The Taper Train
In the April 12th Dispatch “USD Amber Alert”, I warned that the rise in the USD from the beginning of the year was close to petering out. This is what I wrote:
“The USD has been in an uptrend since the beginning of 2021 due to its vaccine rollout and the fact that no other country has been able to match the amount of fiscal and monetary stimulus provided by the government and the central bank. Thus, the USD has been able to distance itself from the pack by the divergence theme. Last week currency movements may be pointing to a peak in this narrative.”
Since then, the vaccine rollout in Europe and other countries has accelerated. The April PMIs and some other survey data (including business and investor confidence) demonstrate that the second quarter will be a strong one. Thus, the growth divergence theme between the US and the rest of the world has indeed peaked. This combined with last week’s events, which I will go into below, leaves little doubt the USD has resumed its downtrend.
With the Fed meeting out of the way, Fed members were free to speak about their decision to maintain the current policy accommodation. Here’s what they said during the week:
- Data/conditions not nearly enough for FOMC to shift its policy stance.
- A long way to go on the economy.
- Markets seem to understand Fed's rate guidance.
- Will start to taper when substantial progress is seen.
- Sees inflation spurt as being transitory.
- Repeats call to "at least start discussing" taper.
- Significant slack remains in the economy.
- It is too early to talk about tapering QE.
- In the absence of inflationary pressures, Fed will not react to strong jobs market.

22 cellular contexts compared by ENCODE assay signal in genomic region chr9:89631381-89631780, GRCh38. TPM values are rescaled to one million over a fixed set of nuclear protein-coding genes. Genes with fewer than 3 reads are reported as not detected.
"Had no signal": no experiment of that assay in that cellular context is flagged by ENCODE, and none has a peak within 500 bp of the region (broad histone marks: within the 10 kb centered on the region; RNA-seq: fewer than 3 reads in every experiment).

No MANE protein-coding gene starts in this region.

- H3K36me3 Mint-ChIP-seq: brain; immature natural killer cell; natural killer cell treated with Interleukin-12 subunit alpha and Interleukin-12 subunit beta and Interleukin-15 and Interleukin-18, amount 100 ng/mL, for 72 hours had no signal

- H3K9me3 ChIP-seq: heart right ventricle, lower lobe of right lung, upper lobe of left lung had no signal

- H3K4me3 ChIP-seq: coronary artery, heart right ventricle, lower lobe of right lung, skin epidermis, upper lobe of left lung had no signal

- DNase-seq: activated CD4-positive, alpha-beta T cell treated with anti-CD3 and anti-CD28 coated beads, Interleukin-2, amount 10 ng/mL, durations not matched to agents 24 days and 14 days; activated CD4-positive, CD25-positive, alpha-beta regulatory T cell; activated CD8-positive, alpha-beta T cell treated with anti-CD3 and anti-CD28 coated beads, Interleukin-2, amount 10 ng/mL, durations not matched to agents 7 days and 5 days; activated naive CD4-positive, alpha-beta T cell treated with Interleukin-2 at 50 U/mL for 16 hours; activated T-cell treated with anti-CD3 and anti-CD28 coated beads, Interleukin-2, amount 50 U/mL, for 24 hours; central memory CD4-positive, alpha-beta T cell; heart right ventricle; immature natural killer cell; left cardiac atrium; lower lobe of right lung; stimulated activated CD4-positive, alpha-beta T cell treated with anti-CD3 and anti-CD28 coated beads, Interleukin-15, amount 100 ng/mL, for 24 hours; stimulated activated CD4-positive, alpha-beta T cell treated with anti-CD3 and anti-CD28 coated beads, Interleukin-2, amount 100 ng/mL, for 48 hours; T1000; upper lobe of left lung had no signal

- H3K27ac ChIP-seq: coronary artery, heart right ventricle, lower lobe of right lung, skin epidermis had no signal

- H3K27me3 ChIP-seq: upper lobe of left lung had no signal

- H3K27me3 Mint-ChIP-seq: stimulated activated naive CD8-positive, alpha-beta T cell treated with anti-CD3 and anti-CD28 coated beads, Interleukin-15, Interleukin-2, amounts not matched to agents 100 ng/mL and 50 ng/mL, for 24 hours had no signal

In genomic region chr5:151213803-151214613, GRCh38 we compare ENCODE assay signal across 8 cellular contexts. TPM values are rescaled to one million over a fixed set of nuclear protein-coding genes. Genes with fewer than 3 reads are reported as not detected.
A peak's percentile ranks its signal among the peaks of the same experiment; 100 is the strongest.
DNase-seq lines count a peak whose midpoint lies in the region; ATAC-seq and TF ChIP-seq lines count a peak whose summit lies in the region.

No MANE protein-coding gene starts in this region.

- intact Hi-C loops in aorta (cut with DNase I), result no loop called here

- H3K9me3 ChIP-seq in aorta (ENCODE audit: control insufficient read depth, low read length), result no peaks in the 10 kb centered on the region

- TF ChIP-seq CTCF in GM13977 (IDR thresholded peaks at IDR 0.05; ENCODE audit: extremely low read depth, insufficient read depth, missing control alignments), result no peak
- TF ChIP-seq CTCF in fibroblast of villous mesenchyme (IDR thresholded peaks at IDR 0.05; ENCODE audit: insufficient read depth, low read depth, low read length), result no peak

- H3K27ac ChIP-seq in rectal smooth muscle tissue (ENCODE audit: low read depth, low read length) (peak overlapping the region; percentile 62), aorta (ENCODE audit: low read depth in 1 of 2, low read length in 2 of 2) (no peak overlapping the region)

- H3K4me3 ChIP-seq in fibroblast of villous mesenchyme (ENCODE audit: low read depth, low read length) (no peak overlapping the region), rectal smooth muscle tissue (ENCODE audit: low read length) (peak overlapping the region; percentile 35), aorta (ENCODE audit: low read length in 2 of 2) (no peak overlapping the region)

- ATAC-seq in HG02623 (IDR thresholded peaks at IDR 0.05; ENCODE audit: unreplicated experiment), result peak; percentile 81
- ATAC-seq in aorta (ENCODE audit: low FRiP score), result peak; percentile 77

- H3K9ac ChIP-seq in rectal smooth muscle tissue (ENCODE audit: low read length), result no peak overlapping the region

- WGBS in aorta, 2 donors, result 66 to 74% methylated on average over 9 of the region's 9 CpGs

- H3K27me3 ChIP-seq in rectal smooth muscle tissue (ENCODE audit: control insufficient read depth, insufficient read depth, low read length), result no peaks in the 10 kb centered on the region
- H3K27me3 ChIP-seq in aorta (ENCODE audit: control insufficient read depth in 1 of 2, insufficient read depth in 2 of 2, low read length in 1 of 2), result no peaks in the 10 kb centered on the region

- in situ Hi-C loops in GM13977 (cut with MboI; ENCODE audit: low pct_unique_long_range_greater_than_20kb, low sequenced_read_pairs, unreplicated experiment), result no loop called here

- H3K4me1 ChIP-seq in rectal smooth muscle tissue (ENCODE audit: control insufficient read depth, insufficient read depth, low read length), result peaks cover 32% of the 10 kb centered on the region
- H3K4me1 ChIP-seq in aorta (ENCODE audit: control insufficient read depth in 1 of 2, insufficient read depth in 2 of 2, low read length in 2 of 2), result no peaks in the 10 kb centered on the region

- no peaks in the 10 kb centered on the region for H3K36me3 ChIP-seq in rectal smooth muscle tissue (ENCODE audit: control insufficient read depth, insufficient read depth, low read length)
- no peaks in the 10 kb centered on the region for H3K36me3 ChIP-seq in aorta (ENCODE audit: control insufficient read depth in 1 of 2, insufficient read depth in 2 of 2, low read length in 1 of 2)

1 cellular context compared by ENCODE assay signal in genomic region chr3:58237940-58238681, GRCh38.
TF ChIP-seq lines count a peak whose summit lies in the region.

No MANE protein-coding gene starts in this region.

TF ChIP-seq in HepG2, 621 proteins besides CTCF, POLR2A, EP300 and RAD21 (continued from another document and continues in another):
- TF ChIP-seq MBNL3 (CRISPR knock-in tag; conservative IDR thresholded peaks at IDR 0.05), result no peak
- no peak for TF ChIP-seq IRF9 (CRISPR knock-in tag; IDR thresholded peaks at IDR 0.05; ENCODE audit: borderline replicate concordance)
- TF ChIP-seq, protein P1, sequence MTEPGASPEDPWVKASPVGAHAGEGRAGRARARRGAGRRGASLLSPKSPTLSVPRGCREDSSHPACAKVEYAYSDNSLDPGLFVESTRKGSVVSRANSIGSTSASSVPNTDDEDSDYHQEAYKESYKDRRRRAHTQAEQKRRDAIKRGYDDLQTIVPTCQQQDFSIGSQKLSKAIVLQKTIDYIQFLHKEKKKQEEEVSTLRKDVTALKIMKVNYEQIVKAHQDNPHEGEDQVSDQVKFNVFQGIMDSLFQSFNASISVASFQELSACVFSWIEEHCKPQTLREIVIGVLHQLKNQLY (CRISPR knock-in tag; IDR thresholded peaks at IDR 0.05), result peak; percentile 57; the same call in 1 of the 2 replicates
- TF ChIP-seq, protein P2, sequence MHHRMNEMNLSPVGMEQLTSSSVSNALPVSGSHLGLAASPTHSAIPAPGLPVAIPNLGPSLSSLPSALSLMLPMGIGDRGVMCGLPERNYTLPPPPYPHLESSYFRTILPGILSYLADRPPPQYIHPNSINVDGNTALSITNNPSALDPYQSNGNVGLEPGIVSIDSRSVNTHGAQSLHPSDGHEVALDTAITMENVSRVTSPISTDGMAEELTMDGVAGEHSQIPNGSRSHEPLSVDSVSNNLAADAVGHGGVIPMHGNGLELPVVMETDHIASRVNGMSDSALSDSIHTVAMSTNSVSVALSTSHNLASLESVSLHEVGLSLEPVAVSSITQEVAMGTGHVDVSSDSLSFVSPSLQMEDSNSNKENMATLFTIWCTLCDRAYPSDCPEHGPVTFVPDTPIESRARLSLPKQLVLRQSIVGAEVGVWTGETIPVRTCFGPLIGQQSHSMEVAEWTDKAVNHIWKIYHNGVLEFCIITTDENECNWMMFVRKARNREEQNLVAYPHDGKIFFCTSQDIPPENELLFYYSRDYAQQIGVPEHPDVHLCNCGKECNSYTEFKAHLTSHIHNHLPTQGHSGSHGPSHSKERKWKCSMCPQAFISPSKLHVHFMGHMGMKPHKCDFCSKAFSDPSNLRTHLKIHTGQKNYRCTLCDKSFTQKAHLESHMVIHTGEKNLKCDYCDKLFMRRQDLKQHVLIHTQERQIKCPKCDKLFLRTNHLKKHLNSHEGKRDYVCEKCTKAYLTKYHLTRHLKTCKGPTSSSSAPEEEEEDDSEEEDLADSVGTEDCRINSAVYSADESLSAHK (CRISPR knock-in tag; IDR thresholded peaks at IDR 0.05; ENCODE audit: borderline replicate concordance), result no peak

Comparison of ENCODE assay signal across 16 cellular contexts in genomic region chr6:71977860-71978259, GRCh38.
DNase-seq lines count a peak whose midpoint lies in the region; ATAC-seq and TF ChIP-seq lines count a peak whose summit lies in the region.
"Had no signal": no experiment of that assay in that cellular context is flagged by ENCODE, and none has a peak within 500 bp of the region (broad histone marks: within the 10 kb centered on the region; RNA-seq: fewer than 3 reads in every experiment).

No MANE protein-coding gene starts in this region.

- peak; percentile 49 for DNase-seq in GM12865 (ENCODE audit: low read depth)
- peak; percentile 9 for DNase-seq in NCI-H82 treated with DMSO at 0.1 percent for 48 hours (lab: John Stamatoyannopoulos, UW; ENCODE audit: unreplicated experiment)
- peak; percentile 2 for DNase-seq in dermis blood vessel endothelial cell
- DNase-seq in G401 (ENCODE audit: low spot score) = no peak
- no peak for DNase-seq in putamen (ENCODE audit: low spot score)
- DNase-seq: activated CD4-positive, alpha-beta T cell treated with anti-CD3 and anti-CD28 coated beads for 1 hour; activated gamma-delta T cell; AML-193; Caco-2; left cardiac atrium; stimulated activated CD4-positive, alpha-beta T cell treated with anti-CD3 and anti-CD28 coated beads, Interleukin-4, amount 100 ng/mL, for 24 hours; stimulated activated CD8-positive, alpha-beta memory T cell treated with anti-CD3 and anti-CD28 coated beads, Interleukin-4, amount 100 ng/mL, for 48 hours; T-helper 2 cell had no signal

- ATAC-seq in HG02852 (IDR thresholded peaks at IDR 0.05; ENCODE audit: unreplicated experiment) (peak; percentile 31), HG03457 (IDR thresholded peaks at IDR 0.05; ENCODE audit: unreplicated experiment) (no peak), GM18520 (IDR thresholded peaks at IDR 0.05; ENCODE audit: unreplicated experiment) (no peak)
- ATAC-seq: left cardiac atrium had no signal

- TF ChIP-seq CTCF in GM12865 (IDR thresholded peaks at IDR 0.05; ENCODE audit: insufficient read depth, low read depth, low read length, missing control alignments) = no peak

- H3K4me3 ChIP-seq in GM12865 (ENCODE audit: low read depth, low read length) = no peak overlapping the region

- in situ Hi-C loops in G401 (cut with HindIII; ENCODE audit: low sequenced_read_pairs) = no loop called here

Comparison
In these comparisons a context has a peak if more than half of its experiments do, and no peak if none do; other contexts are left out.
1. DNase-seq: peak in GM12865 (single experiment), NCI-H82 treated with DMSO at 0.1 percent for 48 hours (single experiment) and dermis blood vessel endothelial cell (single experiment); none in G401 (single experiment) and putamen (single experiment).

- Not too concerned that inflation will get out of hand.
- Progress in labor market does not meet Fed's goals.
- Doesn’t think a strong market means inflation is coming.
- Doesn’t think it's time to talk about tapering.
- Will be hard to get a clear signal on inflation over the next few months.
Pretty much all of the Fed officials have been singing from the Fed Chairman Powell’s hymn book, falling into line with inflation being transitory and that there will be no tapering of monetary stimulus any time soon. Kaplan was the only official to step out of line, which isn’t a surprise since he had said similar statements the previous month.
The guide below outlines who will be voting in the years ahead. Note the “Governors” (listed above the arrow) always vote, as does NY Fed President Williams.
Friday’s release of US April Non-Farm Payrolls report posted a huge miss. The forecast was for an increase of 1M jobs, but the economy only created 260K new jobs. The unemployment rate rose to 6.1% and March’s total of 916K was revised down to 770K. Remember the Fed has two mandates: inflation and employment. This jobs report validates the Fed's outcome-based approach.
The rise in the USD and the performance of the economy since the start of the year had caused Mr. Market to pull forward the Fed’s first-rate hike into 2022. The disappointing jobs report and the uptick in the global economy has repriced the Fed’s first hike into 2023. The takeaway is that the Fed will remain lower for longer thus cementing the renewed downtrend in the USD.
While the Fed remains dovish, other central banks are pressing forward. The Bank of Canada, which recently began the tapering process, is on track to become the first G7 country to raise interest rates in mid-2022. Last week, Norway indicated that it intends to raise interest rates before the end of this year, making it the first western country outside of the G7 to raise rates. Also last week, it looks like the Bank of England has joined the taper train, saying it would slow its weekly bond purchases and look to complete them this year.
Senior FX Dealer,
Global Treasury Solutions
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